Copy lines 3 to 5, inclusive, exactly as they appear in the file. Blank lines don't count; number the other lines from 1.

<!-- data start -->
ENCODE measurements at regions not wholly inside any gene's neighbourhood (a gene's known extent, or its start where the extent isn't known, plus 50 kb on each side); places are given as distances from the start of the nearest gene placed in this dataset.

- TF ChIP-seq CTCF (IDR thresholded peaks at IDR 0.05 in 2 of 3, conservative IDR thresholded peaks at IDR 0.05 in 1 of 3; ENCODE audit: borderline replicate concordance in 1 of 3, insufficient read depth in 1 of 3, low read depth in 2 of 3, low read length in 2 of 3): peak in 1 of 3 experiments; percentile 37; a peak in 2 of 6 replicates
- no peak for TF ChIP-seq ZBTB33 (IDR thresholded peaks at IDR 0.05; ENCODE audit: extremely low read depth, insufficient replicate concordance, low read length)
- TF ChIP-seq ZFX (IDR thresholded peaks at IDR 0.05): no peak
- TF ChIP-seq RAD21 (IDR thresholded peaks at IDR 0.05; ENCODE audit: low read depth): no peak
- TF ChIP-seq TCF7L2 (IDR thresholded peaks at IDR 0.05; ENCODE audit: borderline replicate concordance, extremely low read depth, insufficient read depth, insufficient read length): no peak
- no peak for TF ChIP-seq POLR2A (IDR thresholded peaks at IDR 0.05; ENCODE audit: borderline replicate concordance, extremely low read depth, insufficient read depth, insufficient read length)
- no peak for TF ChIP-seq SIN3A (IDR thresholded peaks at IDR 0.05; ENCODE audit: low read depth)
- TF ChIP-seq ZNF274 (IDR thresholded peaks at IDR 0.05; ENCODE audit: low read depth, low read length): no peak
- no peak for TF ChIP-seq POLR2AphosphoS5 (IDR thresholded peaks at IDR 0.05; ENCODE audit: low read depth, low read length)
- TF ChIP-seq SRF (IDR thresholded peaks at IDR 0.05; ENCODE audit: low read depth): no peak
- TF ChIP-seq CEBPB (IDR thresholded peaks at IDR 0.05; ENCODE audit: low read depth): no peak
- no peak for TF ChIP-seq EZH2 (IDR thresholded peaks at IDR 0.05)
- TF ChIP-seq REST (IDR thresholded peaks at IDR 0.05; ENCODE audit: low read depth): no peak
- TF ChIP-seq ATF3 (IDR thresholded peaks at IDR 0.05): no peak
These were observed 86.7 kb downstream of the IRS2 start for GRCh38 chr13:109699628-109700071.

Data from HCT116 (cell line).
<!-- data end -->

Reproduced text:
- no peak for TF ChIP-seq ZBTB33 (IDR thresholded peaks at IDR 0.05; ENCODE audit: extremely low read depth, insufficient replicate concordance, low read length)
- TF ChIP-seq ZFX (IDR thresholded peaks at IDR 0.05): no peak
- TF ChIP-seq RAD21 (IDR thresholded peaks at IDR 0.05; ENCODE audit: low read depth): no peak